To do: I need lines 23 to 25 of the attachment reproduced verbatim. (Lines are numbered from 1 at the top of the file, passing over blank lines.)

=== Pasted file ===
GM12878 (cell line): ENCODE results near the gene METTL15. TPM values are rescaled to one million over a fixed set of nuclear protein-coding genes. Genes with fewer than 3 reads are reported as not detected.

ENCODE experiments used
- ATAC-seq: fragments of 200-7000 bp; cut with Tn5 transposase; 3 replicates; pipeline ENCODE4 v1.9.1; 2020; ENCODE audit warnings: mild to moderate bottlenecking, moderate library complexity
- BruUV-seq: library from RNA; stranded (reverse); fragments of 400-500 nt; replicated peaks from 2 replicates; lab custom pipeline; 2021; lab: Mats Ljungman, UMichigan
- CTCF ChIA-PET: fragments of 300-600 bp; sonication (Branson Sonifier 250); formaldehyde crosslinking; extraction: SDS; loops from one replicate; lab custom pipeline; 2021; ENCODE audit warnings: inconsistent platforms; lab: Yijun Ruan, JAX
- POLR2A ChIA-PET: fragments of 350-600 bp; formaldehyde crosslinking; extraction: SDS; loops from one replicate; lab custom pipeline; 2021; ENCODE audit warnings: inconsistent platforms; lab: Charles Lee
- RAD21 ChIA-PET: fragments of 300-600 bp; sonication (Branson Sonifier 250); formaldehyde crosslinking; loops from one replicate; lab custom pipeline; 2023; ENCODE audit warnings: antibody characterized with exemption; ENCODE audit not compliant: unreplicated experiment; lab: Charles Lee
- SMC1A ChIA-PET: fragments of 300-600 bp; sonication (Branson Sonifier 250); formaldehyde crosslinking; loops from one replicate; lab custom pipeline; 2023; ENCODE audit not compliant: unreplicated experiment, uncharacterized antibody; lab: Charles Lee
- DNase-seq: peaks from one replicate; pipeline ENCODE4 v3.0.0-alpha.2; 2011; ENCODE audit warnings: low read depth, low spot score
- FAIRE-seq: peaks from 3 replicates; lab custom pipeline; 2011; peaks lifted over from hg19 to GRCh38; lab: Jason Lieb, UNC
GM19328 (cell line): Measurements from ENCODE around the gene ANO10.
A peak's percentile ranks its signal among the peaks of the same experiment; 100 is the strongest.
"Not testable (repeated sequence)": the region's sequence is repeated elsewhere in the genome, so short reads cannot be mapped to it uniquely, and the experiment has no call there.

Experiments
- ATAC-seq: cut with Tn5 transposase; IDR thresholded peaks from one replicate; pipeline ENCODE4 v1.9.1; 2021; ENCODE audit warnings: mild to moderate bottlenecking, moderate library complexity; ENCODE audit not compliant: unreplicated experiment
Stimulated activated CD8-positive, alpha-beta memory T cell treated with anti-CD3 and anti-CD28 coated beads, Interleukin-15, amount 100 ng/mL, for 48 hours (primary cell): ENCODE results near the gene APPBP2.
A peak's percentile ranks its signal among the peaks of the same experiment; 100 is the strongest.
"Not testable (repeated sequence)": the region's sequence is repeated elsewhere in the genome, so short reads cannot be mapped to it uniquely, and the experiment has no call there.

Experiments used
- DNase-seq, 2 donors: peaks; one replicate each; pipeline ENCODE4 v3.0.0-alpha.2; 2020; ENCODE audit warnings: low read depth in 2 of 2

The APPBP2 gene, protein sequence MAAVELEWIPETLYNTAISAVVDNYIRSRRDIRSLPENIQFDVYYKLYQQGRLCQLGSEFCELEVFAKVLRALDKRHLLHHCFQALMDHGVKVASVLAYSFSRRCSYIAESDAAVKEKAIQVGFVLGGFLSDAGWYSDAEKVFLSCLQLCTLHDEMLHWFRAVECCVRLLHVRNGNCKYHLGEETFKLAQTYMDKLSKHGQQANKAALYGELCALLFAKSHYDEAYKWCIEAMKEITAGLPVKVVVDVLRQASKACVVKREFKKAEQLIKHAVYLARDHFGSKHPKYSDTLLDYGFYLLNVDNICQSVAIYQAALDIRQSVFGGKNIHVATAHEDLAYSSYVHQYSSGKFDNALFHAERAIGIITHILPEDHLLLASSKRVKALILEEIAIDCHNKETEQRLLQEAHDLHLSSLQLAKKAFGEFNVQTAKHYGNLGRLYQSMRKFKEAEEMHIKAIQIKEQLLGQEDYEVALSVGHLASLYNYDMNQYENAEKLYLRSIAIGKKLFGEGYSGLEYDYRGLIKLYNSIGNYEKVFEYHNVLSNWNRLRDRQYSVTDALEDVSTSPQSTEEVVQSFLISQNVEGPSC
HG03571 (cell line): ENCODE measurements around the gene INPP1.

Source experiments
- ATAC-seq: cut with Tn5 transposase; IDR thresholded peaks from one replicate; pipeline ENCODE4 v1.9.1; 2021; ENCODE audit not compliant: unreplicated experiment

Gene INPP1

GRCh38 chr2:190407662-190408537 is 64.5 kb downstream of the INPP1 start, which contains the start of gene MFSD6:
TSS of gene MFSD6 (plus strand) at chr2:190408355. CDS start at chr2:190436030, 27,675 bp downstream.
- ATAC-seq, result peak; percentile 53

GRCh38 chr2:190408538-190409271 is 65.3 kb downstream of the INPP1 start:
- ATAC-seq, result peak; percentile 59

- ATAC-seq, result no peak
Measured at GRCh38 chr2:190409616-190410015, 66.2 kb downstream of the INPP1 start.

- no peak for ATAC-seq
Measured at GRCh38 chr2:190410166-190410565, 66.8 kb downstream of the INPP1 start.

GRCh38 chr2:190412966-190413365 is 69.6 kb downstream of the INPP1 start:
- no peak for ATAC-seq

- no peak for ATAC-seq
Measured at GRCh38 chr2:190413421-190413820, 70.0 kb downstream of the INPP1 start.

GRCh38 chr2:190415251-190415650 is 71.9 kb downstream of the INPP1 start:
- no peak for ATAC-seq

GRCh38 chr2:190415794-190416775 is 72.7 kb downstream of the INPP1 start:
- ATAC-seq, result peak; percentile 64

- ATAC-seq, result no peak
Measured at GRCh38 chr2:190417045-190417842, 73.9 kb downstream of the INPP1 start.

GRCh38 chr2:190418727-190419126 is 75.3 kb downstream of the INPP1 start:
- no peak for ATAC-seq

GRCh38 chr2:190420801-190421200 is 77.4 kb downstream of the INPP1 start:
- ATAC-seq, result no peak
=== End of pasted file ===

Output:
Source experiments
- ATAC-seq: cut with Tn5 transposase; IDR thresholded peaks from one replicate; pipeline ENCODE4 v1.9.1; 2021; ENCODE audit not compliant: unreplicated experiment

Gene INPP1